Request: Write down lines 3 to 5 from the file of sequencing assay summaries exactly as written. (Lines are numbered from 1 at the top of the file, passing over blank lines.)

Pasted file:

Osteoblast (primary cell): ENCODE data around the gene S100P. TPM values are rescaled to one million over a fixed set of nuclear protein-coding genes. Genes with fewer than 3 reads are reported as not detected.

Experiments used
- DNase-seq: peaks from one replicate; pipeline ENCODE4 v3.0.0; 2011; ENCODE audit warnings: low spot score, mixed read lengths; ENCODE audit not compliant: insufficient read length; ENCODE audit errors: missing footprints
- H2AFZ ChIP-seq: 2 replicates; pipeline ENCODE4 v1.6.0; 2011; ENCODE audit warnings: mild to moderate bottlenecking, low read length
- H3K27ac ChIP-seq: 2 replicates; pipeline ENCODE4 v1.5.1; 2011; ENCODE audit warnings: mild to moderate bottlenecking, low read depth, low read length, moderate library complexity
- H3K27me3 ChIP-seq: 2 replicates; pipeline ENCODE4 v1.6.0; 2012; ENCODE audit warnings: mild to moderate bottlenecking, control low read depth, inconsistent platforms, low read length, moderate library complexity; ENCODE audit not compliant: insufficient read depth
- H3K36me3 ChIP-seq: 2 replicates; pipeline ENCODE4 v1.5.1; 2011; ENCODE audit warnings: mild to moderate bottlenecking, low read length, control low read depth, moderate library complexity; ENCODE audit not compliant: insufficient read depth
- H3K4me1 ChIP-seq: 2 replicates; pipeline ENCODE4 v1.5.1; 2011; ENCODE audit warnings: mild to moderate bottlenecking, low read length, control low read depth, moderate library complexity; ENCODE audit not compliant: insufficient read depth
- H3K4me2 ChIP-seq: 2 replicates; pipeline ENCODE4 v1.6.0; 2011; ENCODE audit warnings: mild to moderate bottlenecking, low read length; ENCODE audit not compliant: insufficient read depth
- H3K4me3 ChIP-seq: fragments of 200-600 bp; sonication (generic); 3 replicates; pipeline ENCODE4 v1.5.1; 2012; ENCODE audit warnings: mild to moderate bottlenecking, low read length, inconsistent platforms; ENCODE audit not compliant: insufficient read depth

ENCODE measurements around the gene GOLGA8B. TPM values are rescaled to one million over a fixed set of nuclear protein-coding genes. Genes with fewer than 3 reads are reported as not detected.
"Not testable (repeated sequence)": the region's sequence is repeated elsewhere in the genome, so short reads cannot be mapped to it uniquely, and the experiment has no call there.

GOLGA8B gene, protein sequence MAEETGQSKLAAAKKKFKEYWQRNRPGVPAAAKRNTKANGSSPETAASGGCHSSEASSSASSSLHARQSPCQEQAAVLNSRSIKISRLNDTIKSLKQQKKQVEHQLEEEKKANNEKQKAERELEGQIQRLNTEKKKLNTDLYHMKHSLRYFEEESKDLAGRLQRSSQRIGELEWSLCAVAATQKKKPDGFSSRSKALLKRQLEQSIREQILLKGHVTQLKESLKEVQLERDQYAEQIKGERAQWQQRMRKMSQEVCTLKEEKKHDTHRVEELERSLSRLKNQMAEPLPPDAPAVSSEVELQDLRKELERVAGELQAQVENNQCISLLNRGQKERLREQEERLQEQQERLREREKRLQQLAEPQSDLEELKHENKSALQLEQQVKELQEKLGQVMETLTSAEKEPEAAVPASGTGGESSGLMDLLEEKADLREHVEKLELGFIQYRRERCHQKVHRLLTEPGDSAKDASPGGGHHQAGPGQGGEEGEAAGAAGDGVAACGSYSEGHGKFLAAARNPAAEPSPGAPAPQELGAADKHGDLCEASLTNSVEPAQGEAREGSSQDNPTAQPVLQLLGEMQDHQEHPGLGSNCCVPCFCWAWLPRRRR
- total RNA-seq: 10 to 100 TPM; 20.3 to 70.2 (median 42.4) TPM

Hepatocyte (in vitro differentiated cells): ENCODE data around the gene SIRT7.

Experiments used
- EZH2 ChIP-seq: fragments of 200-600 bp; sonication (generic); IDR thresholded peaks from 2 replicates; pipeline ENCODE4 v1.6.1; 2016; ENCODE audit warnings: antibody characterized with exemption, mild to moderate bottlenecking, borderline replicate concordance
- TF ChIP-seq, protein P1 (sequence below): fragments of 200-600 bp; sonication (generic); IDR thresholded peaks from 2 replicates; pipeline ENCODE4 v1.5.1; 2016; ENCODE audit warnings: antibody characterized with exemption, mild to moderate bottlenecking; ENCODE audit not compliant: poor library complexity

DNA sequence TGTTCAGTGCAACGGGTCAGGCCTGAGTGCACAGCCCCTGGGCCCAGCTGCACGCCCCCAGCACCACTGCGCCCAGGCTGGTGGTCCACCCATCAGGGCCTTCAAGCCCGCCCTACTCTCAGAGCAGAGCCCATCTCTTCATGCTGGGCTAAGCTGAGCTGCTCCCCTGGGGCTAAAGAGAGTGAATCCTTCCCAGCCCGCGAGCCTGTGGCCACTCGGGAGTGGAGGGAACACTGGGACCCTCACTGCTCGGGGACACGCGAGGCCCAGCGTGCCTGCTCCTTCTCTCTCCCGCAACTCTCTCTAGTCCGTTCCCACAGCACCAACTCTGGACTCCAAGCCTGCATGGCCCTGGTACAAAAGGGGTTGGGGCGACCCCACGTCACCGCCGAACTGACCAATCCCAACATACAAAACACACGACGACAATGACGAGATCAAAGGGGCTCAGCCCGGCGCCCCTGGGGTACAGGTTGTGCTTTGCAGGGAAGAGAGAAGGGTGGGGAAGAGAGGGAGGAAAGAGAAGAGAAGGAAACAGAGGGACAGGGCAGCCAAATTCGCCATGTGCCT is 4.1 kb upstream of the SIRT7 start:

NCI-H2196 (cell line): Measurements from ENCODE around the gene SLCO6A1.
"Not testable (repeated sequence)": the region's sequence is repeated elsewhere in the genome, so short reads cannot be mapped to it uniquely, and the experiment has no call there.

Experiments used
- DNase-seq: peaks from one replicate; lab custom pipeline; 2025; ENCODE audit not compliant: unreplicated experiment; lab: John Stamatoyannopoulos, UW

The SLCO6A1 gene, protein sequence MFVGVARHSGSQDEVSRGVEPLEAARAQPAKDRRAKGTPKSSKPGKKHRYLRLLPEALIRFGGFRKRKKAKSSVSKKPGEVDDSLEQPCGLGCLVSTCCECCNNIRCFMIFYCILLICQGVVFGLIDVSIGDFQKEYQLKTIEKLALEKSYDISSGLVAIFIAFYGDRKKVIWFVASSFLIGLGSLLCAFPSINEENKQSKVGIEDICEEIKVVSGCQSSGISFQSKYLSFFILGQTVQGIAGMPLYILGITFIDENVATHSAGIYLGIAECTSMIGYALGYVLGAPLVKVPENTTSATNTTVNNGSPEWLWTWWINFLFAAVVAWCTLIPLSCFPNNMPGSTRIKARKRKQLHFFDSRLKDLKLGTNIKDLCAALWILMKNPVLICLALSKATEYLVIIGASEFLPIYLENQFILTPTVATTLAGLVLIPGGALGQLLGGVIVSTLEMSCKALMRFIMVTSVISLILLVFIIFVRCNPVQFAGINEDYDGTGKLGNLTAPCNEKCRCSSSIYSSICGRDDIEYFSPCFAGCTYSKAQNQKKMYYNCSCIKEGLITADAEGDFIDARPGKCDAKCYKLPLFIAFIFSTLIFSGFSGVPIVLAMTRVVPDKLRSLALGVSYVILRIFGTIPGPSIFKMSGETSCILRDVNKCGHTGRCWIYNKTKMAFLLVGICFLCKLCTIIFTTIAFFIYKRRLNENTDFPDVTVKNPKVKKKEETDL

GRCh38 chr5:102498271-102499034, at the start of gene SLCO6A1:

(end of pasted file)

- DNase-seq: peaks from one replicate; pipeline ENCODE4 v3.0.0; 2011; ENCODE audit warnings: low spot score, mixed read lengths; ENCODE audit not compliant: insufficient read length; ENCODE audit errors: missing footprints
- H2AFZ ChIP-seq: 2 replicates; pipeline ENCODE4 v1.6.0; 2011; ENCODE audit warnings: mild to moderate bottlenecking, low read length
- H3K27ac ChIP-seq: 2 replicates; pipeline ENCODE4 v1.5.1; 2011; ENCODE audit warnings: mild to moderate bottlenecking, low read depth, low read length, moderate library complexity